As the independent workforce continues to grow, so do the issues of worker compliance and misclassification. It is important for enterprises to remain informed about the latest laws, regulations, and developments surrounding these topics. Each month, we’ll bring you the latest news stories from around the web.
In April, the California Supreme Court adopted a new standard for determining if a worker is an employee or independent contractor—the ABC test. The new test makes it significantly more difficult for an entity to classify a worker as an independent contractor.
The California Chamber of Commerce, joined by a number of other organizations and companies, requested the legislature to address the decision and adopt a more balanced approach to classifying workers. In addition, a number of gig firms asked the legislature to address the ruling.
While businesses and industry organizations strongly support modifying the ruling, labor organizations are opposed to any change. The California legislature is not going to address the decision this term. Both the Assembly Speaker and the Senate President Pro Tem said that there wasn’t enough time before the of the legislative session to thoughtfully address the new test. Employers in California will have to cope with the Dynamex decision at least until next year.
In July, the Wage and Hour Division of the DOL issued a Field Assistance Bulletin (FAB) with guidance on how to classify workers in the caregiver registry industry. The FAB says it will consider the “totality of the circumstances” in determining whether a worker is an employee or independent contractor.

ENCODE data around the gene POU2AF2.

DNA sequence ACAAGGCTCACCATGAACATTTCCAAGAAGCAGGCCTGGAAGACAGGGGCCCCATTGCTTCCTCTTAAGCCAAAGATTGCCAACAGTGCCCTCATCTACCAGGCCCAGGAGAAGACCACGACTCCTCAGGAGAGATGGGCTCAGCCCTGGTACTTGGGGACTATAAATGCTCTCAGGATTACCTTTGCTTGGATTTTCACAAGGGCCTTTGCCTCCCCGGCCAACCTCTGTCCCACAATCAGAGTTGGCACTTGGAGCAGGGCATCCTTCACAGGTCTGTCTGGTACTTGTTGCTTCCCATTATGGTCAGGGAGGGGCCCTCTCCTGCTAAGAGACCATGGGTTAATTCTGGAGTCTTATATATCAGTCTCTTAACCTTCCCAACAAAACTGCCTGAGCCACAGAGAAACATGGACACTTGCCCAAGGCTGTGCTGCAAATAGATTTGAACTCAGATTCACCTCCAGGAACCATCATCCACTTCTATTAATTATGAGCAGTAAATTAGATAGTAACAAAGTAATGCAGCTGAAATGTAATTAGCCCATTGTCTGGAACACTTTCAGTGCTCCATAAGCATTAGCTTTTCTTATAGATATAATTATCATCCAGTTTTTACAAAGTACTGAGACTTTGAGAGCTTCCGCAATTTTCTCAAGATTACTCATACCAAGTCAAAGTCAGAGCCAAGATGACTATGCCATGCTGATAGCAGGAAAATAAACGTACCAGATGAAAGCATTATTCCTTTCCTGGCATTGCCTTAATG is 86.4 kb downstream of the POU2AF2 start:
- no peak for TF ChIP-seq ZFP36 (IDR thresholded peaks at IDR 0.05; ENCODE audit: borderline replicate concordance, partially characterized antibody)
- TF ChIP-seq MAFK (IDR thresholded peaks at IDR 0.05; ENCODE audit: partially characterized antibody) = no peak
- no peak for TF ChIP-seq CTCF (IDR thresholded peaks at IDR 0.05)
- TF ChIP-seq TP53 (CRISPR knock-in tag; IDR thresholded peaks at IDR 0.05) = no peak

The “totality of circumstances” approach is a more traditional approach to classifying workers and includes factors such as who controls the manner and means of doing the work. The DOL offers guidance on what will and will not be considered in determining whether a worker is an employee. Some of the factors are:
This FAB is a step back from the 2015 Administrative Interpretation which stated that most workers were employees under the FLSA. With the guidance in this FAB, a registry can avoid being determined to be an employer.
The Louisiana Workforce Commission (LWC) conducted unannounced inspections of construction worksites based on credible tips looking for construction workers who were misclassified as independent contractors.
LWC visited construction sites in New Orleans by unemployment insurance tax auditors and workers compensation authorities. These inspections are part of Louisiana’s efforts to fight misclassification of workers.
For more information, check out our resources page on misclassification and compliance, or contractor engagement best practices. If you have any questions about engagement, classification, or management of your independent workforce, we’re always here to help.
Employee misclassification affects business owners, workers, and the government. The cost of misclassification on businesses and what organizations can do to minimize risk.
A monthly summary of independent contractor misclassification and compliance news. This is the March, 2018 edition.